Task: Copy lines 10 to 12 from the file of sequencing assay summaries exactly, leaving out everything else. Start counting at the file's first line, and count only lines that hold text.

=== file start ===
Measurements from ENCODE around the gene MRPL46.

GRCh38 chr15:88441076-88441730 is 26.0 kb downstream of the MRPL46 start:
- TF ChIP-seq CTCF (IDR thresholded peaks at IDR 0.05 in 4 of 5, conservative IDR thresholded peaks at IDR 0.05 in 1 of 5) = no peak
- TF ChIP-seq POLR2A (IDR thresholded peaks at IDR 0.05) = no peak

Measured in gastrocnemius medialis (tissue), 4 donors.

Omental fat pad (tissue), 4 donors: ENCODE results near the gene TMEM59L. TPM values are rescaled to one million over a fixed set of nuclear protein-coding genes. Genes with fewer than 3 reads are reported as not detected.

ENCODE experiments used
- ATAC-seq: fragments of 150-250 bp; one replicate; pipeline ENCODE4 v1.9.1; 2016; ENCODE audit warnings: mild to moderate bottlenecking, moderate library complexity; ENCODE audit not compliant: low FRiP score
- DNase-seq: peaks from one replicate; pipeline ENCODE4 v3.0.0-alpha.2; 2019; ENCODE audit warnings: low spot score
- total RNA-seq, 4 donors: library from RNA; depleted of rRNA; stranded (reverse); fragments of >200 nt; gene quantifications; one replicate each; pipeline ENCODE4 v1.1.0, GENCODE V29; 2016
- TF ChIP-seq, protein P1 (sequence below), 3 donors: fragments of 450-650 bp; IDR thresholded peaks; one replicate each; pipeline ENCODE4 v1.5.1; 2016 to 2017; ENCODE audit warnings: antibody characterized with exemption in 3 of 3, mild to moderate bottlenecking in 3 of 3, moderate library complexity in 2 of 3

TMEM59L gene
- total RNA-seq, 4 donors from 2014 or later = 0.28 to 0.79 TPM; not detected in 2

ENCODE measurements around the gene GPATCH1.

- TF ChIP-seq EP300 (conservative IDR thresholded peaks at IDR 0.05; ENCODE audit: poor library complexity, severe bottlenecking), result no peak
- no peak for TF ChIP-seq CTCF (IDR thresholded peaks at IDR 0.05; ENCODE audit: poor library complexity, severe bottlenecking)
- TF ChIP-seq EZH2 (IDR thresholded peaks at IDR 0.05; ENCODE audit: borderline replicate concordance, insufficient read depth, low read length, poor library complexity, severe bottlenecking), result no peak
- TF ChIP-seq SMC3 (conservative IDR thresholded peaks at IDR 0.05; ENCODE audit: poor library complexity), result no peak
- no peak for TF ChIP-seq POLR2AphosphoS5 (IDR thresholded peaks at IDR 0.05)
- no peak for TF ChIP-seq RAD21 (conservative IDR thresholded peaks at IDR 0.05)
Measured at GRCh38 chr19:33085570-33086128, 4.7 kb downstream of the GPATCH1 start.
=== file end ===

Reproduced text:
- total RNA-seq, 4 donors: library from RNA; depleted of rRNA; stranded (reverse); fragments of >200 nt; gene quantifications; one replicate each; pipeline ENCODE4 v1.1.0, GENCODE V29; 2016
- TF ChIP-seq, protein P1 (sequence below), 3 donors: fragments of 450-650 bp; IDR thresholded peaks; one replicate each; pipeline ENCODE4 v1.5.1; 2016 to 2017; ENCODE audit warnings: antibody characterized with exemption in 3 of 3, mild to moderate bottlenecking in 3 of 3, moderate library complexity in 2 of 3

TMEM59L gene